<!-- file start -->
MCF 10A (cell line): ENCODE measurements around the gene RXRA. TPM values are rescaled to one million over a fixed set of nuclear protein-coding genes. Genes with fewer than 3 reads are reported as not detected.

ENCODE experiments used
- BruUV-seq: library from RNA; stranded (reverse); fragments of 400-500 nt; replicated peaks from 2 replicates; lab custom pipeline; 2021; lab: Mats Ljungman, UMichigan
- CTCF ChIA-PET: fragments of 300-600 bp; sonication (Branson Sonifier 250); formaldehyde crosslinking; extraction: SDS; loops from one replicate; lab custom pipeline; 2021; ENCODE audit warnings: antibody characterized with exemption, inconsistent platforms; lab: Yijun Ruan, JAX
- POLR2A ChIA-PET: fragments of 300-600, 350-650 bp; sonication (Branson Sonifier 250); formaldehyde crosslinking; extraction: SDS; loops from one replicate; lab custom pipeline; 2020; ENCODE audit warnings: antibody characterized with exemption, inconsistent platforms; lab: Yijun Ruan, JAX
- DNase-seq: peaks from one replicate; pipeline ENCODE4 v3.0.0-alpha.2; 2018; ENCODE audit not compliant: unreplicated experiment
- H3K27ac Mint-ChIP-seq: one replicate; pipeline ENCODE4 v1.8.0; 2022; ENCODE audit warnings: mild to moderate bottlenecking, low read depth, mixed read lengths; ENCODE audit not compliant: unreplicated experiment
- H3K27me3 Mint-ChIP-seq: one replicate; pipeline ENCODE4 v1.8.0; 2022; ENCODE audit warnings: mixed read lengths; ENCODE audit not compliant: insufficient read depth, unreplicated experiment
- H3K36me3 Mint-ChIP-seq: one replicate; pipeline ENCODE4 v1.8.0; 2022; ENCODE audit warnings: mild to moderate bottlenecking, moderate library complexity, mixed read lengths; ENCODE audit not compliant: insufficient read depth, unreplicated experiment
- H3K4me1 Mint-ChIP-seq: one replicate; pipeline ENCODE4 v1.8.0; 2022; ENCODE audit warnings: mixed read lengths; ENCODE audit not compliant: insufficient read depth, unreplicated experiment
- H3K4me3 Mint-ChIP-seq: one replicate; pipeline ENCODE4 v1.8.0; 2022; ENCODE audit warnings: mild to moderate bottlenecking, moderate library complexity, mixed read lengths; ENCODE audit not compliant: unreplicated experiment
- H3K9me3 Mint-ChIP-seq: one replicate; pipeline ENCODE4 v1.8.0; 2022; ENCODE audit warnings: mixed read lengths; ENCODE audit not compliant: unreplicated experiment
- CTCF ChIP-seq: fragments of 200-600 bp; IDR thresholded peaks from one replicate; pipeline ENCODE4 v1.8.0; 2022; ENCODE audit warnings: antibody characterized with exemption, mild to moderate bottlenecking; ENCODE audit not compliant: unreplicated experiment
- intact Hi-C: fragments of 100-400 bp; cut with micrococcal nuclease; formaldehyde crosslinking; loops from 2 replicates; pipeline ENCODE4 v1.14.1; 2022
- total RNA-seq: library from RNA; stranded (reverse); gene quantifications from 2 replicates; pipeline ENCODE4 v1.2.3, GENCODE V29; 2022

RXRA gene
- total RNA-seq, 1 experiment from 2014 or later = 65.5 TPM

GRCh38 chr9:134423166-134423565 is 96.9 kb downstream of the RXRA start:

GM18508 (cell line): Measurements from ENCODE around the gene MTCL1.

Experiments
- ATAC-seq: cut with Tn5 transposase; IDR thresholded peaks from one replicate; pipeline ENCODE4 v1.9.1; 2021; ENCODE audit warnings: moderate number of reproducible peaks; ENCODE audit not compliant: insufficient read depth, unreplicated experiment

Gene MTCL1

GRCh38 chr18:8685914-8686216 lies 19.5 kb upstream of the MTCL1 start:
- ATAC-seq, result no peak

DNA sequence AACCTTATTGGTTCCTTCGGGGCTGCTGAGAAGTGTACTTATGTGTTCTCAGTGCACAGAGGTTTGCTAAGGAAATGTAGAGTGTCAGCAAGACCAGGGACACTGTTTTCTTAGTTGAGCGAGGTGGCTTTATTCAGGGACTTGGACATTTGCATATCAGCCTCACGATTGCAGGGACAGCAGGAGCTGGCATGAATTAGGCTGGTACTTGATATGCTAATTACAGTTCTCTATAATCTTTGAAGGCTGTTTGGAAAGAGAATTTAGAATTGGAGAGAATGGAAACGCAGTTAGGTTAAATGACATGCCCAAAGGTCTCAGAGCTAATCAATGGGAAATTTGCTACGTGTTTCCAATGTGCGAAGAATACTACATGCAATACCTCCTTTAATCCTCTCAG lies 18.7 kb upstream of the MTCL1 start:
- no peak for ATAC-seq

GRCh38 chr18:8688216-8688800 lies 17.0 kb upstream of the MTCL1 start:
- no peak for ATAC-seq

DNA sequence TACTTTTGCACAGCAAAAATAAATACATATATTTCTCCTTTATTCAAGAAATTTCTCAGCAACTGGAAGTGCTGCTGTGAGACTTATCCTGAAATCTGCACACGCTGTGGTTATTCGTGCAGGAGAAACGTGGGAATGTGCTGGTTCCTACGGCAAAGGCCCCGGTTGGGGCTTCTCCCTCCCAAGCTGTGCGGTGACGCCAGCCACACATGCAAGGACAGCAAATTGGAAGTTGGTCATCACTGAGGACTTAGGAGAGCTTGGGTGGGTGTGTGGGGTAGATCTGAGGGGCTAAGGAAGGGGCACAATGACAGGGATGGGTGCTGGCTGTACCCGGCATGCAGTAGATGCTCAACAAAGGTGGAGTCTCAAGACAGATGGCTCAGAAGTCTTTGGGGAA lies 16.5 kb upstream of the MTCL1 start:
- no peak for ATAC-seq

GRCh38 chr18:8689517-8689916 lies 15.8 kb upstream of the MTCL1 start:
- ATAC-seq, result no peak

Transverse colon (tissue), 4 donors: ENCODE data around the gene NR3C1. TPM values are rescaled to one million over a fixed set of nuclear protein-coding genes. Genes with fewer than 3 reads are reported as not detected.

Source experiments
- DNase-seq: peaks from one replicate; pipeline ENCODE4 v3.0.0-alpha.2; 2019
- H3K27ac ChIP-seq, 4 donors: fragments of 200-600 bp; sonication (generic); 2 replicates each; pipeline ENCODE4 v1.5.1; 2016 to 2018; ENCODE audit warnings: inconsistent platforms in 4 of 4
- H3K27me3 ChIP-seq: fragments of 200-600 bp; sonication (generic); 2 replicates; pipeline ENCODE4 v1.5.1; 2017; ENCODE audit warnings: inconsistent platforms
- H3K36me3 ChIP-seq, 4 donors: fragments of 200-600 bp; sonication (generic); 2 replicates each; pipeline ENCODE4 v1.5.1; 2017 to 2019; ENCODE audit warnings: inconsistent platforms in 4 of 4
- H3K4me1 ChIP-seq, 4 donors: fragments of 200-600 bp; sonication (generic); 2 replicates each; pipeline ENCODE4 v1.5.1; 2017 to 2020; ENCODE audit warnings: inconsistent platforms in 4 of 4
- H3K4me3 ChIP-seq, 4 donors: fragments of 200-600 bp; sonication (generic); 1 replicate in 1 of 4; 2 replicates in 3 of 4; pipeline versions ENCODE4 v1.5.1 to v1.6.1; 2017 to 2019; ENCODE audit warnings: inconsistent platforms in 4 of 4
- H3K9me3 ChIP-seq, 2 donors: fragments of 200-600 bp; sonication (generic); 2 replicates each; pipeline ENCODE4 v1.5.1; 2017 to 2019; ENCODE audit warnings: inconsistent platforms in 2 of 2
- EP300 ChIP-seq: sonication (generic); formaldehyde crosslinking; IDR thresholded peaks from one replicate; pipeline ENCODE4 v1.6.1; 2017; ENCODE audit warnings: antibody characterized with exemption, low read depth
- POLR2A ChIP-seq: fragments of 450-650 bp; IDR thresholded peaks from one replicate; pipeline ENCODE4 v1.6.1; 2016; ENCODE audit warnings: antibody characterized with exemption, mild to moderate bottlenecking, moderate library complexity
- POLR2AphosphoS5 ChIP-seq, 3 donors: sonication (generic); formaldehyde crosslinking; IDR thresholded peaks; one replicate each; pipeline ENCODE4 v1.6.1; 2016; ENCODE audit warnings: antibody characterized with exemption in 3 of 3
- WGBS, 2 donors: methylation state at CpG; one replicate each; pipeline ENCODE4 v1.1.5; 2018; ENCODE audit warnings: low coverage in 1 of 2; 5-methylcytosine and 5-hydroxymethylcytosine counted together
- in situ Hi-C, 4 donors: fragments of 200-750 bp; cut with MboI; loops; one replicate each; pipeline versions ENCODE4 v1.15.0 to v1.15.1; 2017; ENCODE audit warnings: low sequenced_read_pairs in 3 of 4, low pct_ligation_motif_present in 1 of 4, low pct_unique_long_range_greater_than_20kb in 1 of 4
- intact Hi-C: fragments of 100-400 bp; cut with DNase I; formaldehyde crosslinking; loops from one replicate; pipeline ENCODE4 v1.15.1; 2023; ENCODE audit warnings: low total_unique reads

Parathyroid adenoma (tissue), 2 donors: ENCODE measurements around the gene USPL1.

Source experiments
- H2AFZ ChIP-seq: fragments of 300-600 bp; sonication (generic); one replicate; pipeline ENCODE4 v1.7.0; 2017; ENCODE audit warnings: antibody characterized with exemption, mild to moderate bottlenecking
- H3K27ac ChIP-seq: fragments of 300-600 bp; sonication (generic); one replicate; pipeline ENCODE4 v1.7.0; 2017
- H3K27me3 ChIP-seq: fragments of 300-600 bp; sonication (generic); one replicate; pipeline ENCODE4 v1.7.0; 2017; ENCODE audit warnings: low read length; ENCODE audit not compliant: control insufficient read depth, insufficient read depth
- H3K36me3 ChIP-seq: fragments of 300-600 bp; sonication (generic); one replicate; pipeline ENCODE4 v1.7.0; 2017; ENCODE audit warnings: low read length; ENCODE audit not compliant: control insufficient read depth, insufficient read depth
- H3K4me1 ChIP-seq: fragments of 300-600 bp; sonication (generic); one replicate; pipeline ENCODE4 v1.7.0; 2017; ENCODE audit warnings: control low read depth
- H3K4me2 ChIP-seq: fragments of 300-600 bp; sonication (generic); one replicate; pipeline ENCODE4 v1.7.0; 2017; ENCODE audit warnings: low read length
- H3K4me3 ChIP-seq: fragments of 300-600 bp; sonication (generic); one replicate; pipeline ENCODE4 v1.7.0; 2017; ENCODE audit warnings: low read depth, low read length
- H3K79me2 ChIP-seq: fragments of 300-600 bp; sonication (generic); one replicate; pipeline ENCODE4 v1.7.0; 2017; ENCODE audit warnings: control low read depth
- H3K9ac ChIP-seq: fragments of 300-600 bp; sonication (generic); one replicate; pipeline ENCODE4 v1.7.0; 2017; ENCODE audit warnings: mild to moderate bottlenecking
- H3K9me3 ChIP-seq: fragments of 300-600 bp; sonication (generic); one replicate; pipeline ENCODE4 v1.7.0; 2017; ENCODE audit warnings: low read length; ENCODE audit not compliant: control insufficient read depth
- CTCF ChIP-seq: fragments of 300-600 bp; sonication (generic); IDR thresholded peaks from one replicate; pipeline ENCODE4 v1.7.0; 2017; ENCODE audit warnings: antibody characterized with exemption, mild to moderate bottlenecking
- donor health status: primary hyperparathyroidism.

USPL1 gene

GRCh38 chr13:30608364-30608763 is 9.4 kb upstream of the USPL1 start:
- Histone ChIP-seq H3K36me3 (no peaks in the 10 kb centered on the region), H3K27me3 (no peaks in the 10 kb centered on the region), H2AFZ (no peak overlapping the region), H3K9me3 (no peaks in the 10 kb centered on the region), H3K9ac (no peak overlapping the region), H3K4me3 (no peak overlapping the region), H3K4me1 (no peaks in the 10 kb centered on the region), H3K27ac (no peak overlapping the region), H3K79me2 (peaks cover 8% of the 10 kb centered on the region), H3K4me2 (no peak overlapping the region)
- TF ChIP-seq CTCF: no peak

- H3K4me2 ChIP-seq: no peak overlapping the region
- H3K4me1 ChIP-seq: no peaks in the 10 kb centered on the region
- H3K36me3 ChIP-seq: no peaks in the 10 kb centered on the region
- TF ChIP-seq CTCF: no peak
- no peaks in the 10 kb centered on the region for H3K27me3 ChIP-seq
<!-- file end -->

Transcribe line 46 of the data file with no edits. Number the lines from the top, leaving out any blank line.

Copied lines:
- in situ Hi-C, 4 donors: fragments of 200-750 bp; cut with MboI; loops; one replicate each; pipeline versions ENCODE4 v1.15.0 to v1.15.1; 2017; ENCODE audit warnings: low sequenced_read_pairs in 3 of 4, low pct_ligation_motif_present in 1 of 4, low pct_unique_long_range_greater_than_20kb in 1 of 4